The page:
My recent post about how the class structure of red and blue states has been misleadingly portrayed hopefully cleared up some misconceptions people might have about what constitutes a “typical” GOP or Democrat voter. The question is, why doesn’t the MSM get it?
Let’s face it folks, most pundits (think Tweety Matthews, Joe Klein, Tim Russert, Tom Friedman, Tom Frank, etc.) look down there noses at folks not like them. There is however, a psychological explanation for all of this, beautifully summed up on pages 28-30 in Red State, Blue State, Rich State, Poor State. Many pundits are guilty of second order availability or geographic bias- the tendency to overgeneralize on the basis of correlations seen in their communities.
As the study points out, journalists are predominanatly college graduates with moderately to very high incomes-and many tend to vote Democratic. It is natural for them to think that higher-income voters such as themselves tend to be Democrats while lower income voters they do not know are Republicans. Even conservative columnists like Michael Barone know plenty of affluent liberal Democrats, “and then imput an incorrect correlation of income and Democratic voting to the general population.”
The issue has more to do with geography. The centers of national journalistic activity are “relatively rich states like New York, California, Maryland, and (northern) Virginia.” Notice how in all these states and in Fairfax, Va. Kerry not only won lower-income voters, he also won among higher income voters. Journalists and academics see this happening around them (rich folk voting GOP) and look at the red-blue map and see more rural, lower-income states colored red and wrongly imput that non-rich voters are the ones trending Republican.
The problem is that while affluent states and counties with lots of national journalists (like Montgomery County, MD., Fairfax, Va., Hollywood, California, etc.) vote Democrat, not many affluent voters outside the states where national media centers are based vote Democrat.
So Chris Matthews assumes that the wealthy are trending Democrat because many wealthy suburban DC folks he knows vote that way (yes I know he’s an immature idiot, but bear with me for a moment). Meanwhile, Tweety looks at red/state blue state maps and assumes that voters he doesn’t know (and wouldn’t give the time of day to anyway) must be voting Republican. “Good god,” yell the superficial political journalists, “this shows that Middle America is voting Republican. I guess if we want to appeal to these folks we better spotlight Republican ideas, no matter how biased for the very rich those policies benefit.”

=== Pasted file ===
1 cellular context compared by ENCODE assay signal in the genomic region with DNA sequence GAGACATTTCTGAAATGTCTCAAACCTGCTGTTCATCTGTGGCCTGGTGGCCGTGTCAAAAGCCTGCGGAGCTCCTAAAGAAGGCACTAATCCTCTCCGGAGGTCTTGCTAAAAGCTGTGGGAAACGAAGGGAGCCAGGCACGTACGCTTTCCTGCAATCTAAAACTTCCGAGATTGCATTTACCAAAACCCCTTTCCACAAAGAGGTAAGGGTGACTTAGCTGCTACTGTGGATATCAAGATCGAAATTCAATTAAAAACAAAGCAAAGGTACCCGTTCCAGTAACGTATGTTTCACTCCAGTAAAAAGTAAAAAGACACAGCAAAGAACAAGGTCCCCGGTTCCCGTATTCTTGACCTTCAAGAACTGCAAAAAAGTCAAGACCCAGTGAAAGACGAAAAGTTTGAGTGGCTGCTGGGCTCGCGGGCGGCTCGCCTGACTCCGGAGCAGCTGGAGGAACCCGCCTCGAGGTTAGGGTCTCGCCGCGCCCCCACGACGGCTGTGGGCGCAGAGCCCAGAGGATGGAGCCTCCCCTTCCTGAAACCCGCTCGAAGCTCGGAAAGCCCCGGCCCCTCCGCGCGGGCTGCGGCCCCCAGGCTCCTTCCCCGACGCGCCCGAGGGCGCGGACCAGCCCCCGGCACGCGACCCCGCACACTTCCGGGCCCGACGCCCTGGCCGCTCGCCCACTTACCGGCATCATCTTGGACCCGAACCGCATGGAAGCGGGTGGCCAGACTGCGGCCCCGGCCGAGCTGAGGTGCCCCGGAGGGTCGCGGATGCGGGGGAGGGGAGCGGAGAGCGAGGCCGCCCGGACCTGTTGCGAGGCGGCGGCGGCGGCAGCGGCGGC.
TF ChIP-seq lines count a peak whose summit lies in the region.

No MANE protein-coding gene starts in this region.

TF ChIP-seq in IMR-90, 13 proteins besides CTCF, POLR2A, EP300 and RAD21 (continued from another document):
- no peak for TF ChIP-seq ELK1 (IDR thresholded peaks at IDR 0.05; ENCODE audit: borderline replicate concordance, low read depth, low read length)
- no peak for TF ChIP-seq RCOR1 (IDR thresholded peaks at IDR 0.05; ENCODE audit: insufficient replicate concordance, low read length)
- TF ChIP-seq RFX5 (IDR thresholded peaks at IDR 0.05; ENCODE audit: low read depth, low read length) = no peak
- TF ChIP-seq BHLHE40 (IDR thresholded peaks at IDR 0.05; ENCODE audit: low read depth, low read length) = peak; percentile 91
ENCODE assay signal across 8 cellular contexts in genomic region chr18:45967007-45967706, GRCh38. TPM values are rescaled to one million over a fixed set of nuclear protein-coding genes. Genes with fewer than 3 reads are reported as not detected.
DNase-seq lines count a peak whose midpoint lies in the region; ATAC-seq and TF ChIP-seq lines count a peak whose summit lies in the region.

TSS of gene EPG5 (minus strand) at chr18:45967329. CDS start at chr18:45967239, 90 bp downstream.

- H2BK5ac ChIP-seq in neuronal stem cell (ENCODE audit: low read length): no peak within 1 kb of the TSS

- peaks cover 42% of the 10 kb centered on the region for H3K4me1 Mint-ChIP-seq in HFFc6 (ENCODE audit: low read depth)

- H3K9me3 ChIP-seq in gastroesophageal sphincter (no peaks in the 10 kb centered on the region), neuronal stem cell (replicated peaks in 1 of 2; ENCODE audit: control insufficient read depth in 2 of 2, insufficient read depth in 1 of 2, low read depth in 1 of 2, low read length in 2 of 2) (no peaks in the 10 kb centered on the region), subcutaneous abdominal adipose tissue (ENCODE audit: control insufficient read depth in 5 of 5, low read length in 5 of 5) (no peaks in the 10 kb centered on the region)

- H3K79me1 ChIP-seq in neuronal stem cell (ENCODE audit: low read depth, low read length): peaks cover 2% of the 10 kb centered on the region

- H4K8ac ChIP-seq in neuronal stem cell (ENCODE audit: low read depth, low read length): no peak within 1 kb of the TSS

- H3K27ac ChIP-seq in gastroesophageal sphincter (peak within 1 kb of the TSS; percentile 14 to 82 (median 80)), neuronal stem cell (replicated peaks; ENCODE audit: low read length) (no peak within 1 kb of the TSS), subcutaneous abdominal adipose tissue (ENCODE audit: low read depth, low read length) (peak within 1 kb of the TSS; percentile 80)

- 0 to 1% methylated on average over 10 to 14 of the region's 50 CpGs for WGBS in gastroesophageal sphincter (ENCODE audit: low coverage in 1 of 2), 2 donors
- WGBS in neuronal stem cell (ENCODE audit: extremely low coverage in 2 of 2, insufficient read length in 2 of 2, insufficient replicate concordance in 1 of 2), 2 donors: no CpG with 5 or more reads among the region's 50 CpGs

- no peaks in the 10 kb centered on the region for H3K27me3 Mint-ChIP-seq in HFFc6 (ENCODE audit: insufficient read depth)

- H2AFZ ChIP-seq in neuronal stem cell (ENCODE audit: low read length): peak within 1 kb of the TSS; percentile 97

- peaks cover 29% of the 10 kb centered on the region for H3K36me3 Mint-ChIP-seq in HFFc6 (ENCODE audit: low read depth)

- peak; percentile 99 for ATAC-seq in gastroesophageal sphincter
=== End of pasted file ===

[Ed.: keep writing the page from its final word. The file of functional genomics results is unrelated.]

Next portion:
Of course there is at least one other motive for journalists to pump the notion that middle class (or even poor) Americans are voting GOP. Most Americans may not benefit from Republican (or DLC) economic policies. As long as journalists convince themselves that middle and lower class Americans are the main source of GOP votes, there’s no reason to feel guilty about rich pundits themselves benefitting from Republican neo-Gilded Age policies.
In fact, it’s an added bonus to argue against Democrats who want to do things that rich pundits don’t like-say for example, raising taxes on folks making more than $200,000? Joe Klein can actually delude himself into thinking that Social Security privatization is the right thing to do: “hey the working people of America want it don’t they? That’s why they voted Republican.”
Of course, 57% of households make less than 50K, and a good majority (55%!)of these under 50K voters favored John Kerry. Oh yeah, they not only favored John Kerry over George W. Bush, but they also gave John Kerry a greater percent of their votes than they gave Bill Clinton-one of the few Democrats Joe Klein approves of-at leat politically. Funny how you rarely read those statistics in WaPo or heard them on Sunday Morning talk shows after the election. Oh well, I guess it was just an oversight.
Yeah, and I own more real estate in Manhatttan than Donald Trump does!
Up Next: John Kerry the Midwesterner, OR Why the Midwest and South are Actually Not Near Each Other